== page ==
The relationship that develops between Narvel and Maya quickly evolves into something more than the presumed pseudo-father/daughter or master/apprentice bond. As Narvel narrates in a quote lifted for the movie’s tagline, “the seeds of love grow like the seeds of hate.” It’s not the most subtle of metaphors; Narvel tends to Maya like he tends to his flowers, nurturing them until they begin to grow and thrive. Narvel becomes so involved in helping Maya break free from their sins that it’s clear that he is by extension trying to absolve himself, but this is where Master Gardener, for all the compelling and challenging ideas it puts forth, starts to get messy. The film takes a big turn in its middle act, and while it’s always nice, especially nowadays, to see filmmakers taking risks, the characters aren’t authentic enough for their arcs to feel earned. Schrader asks the audience to believe that a Black woman would suddenly fall for a much older, former white supremacist, as if his promise to erase his tattoos also erases his past actions and beliefs. That’s not to say that certain people aren’t deserving of forgiveness, but when it comes to Narvel, Schrader offers little reason for us to. Narvel’s past, the hate groups that have only become more vocal in America over the past several years, the fact that Narvel is sent to a plantation where enslaved people once lived and worked as the first step on his path to redemption, and that it’s a Black woman who shepherds him to the end of that path: these things are strewn about Master Gardener like decoration, not like thoughtfully fleshed-out concepts. This is especially true of the plantation that serves as at least half of the film’s backdrop, a setting that has been romanticized in media for as long as there’s been movies, opting for beauty over bloodshed (I do, however, declare Norma’s porch dog, named Porch Dog, innocent). Schrader’s filmmaking is as technically impressive as ever, his cold, meticulously-framed shots eventually giving way to a surprisingly colorful flights of fancy, and Edgerton turns in what may be the best performance of his career. Some dismiss Schrader for returning to the same themes and archetypes over and over again, but the past several years he’s put out some of the best and most exciting work of his career. I wish I could say that about Master Gardener, however. For all its beguiling surface-level concepts, it’s rotten at its core.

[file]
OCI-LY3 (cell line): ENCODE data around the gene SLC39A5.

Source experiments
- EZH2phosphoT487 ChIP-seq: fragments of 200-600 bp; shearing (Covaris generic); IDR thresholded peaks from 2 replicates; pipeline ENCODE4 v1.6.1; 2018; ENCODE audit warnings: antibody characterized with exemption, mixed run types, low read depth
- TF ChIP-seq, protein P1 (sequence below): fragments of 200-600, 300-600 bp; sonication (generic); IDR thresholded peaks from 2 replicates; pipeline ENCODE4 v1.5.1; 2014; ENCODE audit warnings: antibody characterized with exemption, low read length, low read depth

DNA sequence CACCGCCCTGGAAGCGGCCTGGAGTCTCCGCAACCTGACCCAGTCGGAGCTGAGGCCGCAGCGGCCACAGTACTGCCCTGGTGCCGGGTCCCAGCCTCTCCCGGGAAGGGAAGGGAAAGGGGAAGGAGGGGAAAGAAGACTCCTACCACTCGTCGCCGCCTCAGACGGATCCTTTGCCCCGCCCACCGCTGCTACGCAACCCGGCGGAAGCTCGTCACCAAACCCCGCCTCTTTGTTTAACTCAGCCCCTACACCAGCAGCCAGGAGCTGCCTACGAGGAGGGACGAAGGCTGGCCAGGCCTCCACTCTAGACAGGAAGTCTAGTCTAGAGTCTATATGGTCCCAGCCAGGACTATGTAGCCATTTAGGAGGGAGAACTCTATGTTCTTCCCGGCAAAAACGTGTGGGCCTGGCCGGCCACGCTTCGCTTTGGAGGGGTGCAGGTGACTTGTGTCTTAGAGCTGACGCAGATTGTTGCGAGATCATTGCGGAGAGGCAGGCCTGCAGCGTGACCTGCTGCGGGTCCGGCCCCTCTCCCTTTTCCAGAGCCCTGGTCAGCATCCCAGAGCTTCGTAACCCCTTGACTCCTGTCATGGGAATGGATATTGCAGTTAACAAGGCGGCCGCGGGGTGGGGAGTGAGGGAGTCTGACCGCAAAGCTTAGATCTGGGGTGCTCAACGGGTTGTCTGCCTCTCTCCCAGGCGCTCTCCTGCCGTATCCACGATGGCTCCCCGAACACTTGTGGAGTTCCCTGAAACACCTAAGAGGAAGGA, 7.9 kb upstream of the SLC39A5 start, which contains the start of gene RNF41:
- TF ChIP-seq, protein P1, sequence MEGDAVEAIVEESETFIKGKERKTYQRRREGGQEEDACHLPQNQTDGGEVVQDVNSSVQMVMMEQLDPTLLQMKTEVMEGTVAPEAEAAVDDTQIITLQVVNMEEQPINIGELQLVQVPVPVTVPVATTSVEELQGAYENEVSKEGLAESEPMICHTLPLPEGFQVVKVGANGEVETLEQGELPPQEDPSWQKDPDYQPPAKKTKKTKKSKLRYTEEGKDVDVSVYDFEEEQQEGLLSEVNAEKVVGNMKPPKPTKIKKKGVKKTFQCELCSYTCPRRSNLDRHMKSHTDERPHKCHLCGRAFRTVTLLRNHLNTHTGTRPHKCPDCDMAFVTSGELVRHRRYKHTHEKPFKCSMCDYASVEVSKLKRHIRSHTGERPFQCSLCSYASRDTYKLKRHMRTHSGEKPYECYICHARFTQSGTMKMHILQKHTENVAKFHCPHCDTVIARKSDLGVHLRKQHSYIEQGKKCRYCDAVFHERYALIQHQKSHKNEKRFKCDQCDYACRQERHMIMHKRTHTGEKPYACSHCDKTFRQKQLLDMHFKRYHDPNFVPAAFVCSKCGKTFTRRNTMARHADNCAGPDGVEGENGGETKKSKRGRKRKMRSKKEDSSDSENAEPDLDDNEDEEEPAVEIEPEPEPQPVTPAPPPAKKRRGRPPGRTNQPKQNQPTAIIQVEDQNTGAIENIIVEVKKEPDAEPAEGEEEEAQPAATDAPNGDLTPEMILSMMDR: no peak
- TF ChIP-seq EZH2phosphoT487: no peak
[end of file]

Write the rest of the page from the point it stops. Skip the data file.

Master Gardener is now playing in theaters. Runtime: 111 minutes. Rated R.

2 thoughts on “Review: “Master Gardener”

  1. well done review! I was not a fan. The explotation level was too high here for me. First with Weaver’s character exploiting her ‘boss woman’ status with Edgerton.. and then his explotation of the middle aged man exploiting a woman 1/2 his age. let alone the white supremist/mulatto part of it. it was ridiculous and I’m so over this tired trope.

    Liked by 1 person

    1. Thank you! Yes, I don’t know if it ever would have been possible to pull off that aspect of the story but the script definitely needed more nuance if they were going to attempt to. And it just wasn’t there. It felt a bit gross.

      Liked by 1 person